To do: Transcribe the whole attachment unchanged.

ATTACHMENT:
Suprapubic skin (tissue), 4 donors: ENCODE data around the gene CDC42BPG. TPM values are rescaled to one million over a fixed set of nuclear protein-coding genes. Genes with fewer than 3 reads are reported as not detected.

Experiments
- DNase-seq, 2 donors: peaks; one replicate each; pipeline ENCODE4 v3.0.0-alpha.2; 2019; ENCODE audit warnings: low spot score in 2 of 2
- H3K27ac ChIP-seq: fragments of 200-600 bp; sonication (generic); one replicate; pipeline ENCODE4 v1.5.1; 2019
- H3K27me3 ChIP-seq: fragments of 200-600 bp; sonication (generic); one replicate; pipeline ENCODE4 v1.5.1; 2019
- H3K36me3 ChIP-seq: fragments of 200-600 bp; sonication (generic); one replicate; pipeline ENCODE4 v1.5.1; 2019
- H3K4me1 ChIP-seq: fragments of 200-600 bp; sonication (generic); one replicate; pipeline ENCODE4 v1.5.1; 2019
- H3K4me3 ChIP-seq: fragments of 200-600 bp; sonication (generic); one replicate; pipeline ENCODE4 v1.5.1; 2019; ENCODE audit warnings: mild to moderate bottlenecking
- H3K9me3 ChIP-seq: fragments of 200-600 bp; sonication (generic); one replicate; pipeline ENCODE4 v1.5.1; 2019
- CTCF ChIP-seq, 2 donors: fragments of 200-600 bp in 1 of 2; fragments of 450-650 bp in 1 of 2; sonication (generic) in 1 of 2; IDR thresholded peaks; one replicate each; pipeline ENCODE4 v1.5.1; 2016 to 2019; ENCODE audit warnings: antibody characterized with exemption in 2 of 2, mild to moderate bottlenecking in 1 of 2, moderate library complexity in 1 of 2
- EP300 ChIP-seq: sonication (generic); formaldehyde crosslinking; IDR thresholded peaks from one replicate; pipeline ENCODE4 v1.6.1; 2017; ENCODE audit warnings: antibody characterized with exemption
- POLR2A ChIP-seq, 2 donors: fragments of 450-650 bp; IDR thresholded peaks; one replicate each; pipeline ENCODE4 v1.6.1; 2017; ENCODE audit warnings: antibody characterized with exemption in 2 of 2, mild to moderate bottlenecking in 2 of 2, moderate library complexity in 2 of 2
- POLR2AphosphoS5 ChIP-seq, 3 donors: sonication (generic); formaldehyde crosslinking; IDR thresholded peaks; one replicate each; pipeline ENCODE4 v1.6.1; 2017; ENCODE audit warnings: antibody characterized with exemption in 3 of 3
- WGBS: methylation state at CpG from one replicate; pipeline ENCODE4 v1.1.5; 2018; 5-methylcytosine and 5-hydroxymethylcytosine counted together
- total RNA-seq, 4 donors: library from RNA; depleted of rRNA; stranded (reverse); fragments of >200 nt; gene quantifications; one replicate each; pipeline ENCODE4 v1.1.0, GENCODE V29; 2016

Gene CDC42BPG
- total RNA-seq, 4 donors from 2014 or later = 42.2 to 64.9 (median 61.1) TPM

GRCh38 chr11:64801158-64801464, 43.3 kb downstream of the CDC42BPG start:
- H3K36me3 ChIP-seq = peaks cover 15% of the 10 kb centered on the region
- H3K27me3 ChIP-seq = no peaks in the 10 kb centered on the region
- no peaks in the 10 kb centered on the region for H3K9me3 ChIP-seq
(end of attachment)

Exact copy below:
Suprapubic skin (tissue), 4 donors: ENCODE data around the gene CDC42BPG. TPM values are rescaled to one million over a fixed set of nuclear protein-coding genes. Genes with fewer than 3 reads are reported as not detected.

Experiments
- DNase-seq, 2 donors: peaks; one replicate each; pipeline ENCODE4 v3.0.0-alpha.2; 2019; ENCODE audit warnings: low spot score in 2 of 2
- H3K27ac ChIP-seq: fragments of 200-600 bp; sonication (generic); one replicate; pipeline ENCODE4 v1.5.1; 2019
- H3K27me3 ChIP-seq: fragments of 200-600 bp; sonication (generic); one replicate; pipeline ENCODE4 v1.5.1; 2019
- H3K36me3 ChIP-seq: fragments of 200-600 bp; sonication (generic); one replicate; pipeline ENCODE4 v1.5.1; 2019
- H3K4me1 ChIP-seq: fragments of 200-600 bp; sonication (generic); one replicate; pipeline ENCODE4 v1.5.1; 2019
- H3K4me3 ChIP-seq: fragments of 200-600 bp; sonication (generic); one replicate; pipeline ENCODE4 v1.5.1; 2019; ENCODE audit warnings: mild to moderate bottlenecking
- H3K9me3 ChIP-seq: fragments of 200-600 bp; sonication (generic); one replicate; pipeline ENCODE4 v1.5.1; 2019
- CTCF ChIP-seq, 2 donors: fragments of 200-600 bp in 1 of 2; fragments of 450-650 bp in 1 of 2; sonication (generic) in 1 of 2; IDR thresholded peaks; one replicate each; pipeline ENCODE4 v1.5.1; 2016 to 2019; ENCODE audit warnings: antibody characterized with exemption in 2 of 2, mild to moderate bottlenecking in 1 of 2, moderate library complexity in 1 of 2
- EP300 ChIP-seq: sonication (generic); formaldehyde crosslinking; IDR thresholded peaks from one replicate; pipeline ENCODE4 v1.6.1; 2017; ENCODE audit warnings: antibody characterized with exemption
- POLR2A ChIP-seq, 2 donors: fragments of 450-650 bp; IDR thresholded peaks; one replicate each; pipeline ENCODE4 v1.6.1; 2017; ENCODE audit warnings: antibody characterized with exemption in 2 of 2, mild to moderate bottlenecking in 2 of 2, moderate library complexity in 2 of 2
- POLR2AphosphoS5 ChIP-seq, 3 donors: sonication (generic); formaldehyde crosslinking; IDR thresholded peaks; one replicate each; pipeline ENCODE4 v1.6.1; 2017; ENCODE audit warnings: antibody characterized with exemption in 3 of 3
- WGBS: methylation state at CpG from one replicate; pipeline ENCODE4 v1.1.5; 2018; 5-methylcytosine and 5-hydroxymethylcytosine counted together
- total RNA-seq, 4 donors: library from RNA; depleted of rRNA; stranded (reverse); fragments of >200 nt; gene quantifications; one replicate each; pipeline ENCODE4 v1.1.0, GENCODE V29; 2016

Gene CDC42BPG
- total RNA-seq, 4 donors from 2014 or later = 42.2 to 64.9 (median 61.1) TPM

GRCh38 chr11:64801158-64801464, 43.3 kb downstream of the CDC42BPG start:
- H3K36me3 ChIP-seq = peaks cover 15% of the 10 kb centered on the region
- H3K27me3 ChIP-seq = no peaks in the 10 kb centered on the region
- no peaks in the 10 kb centered on the region for H3K9me3 ChIP-seq